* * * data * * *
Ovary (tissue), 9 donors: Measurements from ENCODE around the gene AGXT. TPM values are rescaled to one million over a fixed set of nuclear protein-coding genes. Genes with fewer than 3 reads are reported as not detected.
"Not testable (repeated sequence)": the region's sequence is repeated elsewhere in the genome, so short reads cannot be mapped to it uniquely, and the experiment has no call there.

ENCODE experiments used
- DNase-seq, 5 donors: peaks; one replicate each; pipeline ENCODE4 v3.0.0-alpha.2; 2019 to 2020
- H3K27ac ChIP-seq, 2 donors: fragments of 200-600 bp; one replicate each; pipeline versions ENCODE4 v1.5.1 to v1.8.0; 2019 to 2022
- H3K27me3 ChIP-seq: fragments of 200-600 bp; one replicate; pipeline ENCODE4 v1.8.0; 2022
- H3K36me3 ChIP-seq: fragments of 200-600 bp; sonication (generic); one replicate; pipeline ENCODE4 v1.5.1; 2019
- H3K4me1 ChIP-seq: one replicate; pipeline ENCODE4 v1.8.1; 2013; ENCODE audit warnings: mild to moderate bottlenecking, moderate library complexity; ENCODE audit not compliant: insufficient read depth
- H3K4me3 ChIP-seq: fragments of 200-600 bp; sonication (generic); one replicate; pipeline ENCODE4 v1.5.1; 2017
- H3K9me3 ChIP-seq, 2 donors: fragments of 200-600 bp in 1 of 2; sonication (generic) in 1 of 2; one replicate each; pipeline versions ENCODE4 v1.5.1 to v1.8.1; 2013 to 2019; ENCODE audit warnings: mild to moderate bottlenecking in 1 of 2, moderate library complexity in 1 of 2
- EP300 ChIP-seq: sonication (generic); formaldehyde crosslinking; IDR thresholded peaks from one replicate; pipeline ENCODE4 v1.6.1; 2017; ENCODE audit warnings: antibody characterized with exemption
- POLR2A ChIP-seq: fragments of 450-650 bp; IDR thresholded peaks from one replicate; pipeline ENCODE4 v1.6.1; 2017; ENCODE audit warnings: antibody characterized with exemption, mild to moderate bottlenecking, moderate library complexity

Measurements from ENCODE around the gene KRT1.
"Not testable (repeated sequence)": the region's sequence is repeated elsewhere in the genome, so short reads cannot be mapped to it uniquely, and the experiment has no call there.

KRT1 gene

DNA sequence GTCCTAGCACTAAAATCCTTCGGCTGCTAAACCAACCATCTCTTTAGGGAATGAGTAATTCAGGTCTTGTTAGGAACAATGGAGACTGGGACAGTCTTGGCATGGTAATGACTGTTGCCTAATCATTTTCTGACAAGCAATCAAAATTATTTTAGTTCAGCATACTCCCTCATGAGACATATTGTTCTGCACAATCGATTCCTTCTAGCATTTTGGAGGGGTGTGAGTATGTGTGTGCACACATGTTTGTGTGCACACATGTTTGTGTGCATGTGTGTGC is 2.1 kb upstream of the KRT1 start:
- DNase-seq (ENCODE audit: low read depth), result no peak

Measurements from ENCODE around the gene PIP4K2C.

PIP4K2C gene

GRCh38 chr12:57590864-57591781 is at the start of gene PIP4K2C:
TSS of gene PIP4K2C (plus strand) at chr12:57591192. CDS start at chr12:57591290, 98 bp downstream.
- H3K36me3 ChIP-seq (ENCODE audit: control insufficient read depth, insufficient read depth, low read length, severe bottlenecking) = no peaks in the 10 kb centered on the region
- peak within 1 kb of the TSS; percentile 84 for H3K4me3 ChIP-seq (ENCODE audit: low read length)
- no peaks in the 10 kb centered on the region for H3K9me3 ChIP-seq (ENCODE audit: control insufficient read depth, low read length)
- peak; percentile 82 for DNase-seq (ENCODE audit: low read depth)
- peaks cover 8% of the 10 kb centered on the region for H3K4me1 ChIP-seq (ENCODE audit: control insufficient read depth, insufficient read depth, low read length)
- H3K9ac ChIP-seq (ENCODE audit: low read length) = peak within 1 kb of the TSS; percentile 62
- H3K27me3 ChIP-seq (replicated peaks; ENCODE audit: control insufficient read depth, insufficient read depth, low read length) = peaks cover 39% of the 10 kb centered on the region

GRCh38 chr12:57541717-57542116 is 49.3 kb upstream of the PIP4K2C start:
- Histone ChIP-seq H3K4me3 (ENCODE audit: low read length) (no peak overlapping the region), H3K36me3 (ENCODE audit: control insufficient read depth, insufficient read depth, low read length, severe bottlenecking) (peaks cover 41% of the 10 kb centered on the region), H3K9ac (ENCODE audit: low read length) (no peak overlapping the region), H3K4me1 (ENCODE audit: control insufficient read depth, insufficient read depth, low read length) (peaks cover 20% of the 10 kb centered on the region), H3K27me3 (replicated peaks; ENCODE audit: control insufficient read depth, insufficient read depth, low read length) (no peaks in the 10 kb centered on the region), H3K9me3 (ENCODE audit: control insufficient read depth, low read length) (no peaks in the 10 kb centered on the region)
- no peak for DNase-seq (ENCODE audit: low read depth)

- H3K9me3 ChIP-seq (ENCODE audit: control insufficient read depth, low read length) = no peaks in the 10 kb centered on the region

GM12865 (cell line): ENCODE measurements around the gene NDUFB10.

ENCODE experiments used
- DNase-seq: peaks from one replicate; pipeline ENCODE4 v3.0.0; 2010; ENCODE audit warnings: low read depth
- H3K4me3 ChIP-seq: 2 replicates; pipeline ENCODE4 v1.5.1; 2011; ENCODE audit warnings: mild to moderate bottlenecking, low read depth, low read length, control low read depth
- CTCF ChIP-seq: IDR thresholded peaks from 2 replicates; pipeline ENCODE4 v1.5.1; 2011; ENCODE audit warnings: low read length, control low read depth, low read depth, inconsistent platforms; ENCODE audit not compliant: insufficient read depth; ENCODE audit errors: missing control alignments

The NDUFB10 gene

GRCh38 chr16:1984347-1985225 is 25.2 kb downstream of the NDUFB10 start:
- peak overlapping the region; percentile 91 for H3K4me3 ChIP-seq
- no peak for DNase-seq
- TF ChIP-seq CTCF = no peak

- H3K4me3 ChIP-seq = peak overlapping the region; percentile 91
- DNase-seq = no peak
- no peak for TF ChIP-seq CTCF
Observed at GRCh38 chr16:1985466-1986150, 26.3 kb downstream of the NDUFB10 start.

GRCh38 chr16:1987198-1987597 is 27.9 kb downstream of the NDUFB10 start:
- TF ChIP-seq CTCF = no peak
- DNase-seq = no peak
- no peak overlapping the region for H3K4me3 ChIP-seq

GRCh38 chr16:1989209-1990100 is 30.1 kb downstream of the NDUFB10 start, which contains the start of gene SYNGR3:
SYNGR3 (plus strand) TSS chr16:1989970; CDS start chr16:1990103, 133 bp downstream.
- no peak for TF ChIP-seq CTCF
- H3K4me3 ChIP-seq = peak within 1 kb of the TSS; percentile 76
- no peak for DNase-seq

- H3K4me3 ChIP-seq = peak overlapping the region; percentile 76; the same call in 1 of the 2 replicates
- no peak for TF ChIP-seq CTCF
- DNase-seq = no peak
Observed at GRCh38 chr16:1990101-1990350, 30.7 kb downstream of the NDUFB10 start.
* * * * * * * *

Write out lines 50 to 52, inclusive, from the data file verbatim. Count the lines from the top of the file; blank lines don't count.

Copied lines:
- no peak overlapping the region for H3K4me3 ChIP-seq

GRCh38 chr16:1989209-1990100 is 30.1 kb downstream of the NDUFB10 start, which contains the start of gene SYNGR3:
SYNGR3 (plus strand) TSS chr16:1989970; CDS start chr16:1990103, 133 bp downstream.